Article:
Hong Kong Tracker Fund Makes U-Turn on China Investments
The Tracker Fund of Hong Kong said it would continue investing in companies listed by Washington as having links to China’s military, backtracking on an earlier decision this week
Hong Kong’s original stock market tracker fund said Wednesday it would continue investing in companies listed by Washington as having links to China’s military, backtracking on a decision it made this week.
The announcement highlights how tension between the world’s two biggest economies is causing headache for international firms in Hong Kong, which has long served as China’s gateway to global markets.
Outgoing US President Donald Trump issued an order in November banning Americans from investing in Chinese firms deemed to be supplying or supporting the country’s military.
On Monday the Tracker Fund of Hong Kong (TraHK) — which has some US$14 billion in assets — said it would comply with the order and recommend Americans should longer invest in the fund.
But on Wednesday the fund u-turned.
“TraHK will resume investments in sanctioned entities that are constituent companies of the Hang Seng Index with effect from 14 January 2021,” it said in a statement to Hong Kong’s stock exchange.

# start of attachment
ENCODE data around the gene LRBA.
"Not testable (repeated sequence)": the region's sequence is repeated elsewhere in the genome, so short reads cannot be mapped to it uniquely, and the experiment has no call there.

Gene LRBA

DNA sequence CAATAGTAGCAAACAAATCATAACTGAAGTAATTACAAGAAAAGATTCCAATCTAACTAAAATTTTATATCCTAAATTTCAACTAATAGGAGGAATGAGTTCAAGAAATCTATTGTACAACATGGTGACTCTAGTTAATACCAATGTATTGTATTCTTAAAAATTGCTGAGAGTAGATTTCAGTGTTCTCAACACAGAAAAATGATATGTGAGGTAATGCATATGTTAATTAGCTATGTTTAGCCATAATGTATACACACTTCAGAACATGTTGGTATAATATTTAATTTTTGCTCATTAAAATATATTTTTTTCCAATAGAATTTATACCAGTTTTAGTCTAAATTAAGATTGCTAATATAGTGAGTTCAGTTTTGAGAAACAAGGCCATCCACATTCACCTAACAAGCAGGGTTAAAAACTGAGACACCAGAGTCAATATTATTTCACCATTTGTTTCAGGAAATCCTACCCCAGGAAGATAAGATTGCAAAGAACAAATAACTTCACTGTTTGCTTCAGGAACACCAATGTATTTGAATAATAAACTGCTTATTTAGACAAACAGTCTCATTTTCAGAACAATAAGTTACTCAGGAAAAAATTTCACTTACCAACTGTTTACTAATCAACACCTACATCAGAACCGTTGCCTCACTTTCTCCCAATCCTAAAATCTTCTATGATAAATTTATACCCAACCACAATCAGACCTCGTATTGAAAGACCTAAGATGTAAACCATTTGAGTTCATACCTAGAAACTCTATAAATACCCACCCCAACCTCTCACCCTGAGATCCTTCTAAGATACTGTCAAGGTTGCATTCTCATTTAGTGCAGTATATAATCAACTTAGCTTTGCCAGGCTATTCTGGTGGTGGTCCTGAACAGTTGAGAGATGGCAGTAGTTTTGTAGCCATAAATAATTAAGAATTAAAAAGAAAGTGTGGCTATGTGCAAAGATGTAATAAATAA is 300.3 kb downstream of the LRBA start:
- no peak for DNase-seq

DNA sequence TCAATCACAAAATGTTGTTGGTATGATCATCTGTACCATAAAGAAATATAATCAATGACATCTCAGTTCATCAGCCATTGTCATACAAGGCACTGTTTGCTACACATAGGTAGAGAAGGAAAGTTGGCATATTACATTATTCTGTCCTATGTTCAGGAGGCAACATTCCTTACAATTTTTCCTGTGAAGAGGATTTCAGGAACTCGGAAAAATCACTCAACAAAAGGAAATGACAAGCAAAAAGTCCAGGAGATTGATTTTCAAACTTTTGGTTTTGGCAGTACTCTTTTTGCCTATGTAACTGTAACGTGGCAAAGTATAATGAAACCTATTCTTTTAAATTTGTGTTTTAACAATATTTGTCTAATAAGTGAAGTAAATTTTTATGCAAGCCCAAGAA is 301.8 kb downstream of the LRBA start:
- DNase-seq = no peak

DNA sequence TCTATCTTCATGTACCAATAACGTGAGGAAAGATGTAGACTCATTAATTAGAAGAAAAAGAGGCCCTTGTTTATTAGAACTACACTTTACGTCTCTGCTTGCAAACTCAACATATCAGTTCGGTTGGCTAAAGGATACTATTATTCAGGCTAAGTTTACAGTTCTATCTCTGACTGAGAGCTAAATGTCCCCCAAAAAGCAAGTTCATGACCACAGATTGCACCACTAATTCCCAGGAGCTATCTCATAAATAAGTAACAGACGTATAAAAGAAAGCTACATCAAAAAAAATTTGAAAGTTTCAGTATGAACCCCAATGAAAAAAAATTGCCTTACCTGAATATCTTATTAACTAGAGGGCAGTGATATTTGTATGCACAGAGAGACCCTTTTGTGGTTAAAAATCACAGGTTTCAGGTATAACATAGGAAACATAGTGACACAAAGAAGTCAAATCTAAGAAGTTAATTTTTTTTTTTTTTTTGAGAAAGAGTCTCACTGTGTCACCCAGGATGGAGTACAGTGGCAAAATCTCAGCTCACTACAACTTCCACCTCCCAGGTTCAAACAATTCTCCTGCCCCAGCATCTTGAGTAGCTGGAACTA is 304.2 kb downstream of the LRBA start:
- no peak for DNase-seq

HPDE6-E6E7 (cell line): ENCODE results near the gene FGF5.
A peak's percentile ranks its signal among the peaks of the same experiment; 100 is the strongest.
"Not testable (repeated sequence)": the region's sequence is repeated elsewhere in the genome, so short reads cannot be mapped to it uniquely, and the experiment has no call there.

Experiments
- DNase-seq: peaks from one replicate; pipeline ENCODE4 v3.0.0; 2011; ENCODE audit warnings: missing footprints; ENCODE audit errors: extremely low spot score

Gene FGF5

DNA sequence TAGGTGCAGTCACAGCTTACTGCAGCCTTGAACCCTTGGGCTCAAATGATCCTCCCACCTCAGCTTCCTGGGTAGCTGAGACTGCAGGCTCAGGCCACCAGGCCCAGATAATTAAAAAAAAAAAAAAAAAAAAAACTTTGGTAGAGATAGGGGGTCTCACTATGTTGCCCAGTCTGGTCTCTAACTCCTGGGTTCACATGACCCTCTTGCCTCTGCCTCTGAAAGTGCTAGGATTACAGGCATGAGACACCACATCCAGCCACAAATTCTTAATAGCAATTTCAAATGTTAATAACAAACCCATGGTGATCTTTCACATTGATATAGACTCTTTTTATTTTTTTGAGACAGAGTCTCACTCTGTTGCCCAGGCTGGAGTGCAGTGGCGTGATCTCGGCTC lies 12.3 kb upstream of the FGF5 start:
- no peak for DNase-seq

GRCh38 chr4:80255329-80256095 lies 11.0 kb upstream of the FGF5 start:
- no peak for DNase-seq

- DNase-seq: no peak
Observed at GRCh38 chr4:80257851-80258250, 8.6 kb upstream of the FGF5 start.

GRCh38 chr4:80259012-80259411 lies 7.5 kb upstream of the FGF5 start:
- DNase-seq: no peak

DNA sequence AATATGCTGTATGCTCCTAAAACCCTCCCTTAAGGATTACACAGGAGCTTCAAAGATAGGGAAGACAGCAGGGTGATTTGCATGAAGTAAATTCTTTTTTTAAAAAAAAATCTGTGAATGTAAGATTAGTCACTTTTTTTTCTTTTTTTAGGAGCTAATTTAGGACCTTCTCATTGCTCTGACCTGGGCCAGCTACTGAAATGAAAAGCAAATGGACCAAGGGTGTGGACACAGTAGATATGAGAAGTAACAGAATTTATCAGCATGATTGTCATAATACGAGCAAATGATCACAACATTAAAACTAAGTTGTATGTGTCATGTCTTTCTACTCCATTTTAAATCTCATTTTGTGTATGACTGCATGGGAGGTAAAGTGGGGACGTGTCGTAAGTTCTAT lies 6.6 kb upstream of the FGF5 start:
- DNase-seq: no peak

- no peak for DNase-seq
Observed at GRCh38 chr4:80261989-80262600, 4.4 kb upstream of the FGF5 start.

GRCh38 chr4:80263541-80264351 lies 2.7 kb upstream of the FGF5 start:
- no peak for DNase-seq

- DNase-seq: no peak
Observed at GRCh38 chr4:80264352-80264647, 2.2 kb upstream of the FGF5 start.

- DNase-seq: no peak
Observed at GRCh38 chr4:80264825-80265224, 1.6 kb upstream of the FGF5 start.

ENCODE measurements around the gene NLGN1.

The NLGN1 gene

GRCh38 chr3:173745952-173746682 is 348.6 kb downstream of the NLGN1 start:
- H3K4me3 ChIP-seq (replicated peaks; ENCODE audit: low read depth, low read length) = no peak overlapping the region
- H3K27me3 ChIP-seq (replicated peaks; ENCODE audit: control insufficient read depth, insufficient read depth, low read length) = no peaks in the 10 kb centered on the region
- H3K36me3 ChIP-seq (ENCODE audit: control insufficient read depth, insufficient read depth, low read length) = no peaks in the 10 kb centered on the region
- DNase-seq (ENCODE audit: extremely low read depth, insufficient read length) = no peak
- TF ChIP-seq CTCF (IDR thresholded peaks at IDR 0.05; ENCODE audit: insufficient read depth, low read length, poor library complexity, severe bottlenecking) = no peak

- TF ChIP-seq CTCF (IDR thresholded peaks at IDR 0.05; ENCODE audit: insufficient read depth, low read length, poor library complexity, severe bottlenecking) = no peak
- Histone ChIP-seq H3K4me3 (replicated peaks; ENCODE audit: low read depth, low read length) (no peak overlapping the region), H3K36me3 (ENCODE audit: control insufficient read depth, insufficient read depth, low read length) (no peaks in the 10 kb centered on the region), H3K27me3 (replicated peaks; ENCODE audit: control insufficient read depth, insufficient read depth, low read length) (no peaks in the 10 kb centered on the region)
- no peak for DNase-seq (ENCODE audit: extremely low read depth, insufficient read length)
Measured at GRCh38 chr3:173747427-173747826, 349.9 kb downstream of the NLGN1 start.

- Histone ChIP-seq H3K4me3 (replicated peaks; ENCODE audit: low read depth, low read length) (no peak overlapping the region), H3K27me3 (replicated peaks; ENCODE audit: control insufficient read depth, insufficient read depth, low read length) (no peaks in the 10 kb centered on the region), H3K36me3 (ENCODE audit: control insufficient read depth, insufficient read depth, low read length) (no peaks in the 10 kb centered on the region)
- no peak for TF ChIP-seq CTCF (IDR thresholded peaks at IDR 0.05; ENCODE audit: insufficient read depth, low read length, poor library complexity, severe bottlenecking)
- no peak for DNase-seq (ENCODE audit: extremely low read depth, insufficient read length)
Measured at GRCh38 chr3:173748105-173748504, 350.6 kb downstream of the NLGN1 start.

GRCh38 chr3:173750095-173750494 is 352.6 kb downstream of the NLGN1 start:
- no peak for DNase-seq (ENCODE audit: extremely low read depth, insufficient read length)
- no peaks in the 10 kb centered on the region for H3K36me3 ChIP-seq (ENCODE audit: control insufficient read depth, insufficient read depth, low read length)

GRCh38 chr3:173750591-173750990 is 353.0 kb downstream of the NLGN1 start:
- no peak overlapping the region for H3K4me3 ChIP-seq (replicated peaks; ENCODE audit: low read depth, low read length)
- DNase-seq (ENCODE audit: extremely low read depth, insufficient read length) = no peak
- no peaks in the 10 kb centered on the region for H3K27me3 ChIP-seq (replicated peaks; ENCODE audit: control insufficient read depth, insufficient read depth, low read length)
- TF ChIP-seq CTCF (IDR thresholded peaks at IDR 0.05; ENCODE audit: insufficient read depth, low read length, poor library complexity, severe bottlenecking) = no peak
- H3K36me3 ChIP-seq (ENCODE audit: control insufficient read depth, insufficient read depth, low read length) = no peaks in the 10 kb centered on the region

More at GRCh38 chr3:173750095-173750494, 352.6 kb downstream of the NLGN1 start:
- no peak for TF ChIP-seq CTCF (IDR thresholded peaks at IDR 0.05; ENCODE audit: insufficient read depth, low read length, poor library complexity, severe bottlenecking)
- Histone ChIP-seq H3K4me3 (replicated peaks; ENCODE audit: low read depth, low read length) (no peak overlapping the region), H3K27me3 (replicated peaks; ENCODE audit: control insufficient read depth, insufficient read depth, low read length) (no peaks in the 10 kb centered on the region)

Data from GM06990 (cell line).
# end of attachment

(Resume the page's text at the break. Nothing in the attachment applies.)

They would, however, advise Americans that it wasn’t “appropriate” to invest.
TraHK was set up by Hong Kong’s government following the 1998 Asian financial crash and is the city’s biggest exchange-traded fund.
It is run by the Asian arm of State Street Global Advisors, a massive US asset management firm.
Hong Kong-based firms are finding themselves acutely vulnerable to the crossfire of spiraling tensions and competing restrictions.
Last year the US imposed sanctions on multiple Chinese and Hong Kong officials over Beijing’s crackdown on democracy supporters in the city.
The restrictions bar financial institutions from doing any transactions with the sanctioned individuals.
At the same time, Beijing has imposed a sweeping national security law on Hong Kong which — among its many provisions — outlaws firms from complying with foreign sanctions regimes.
The dichotomy has left international businesses fearful of being punished by both sides.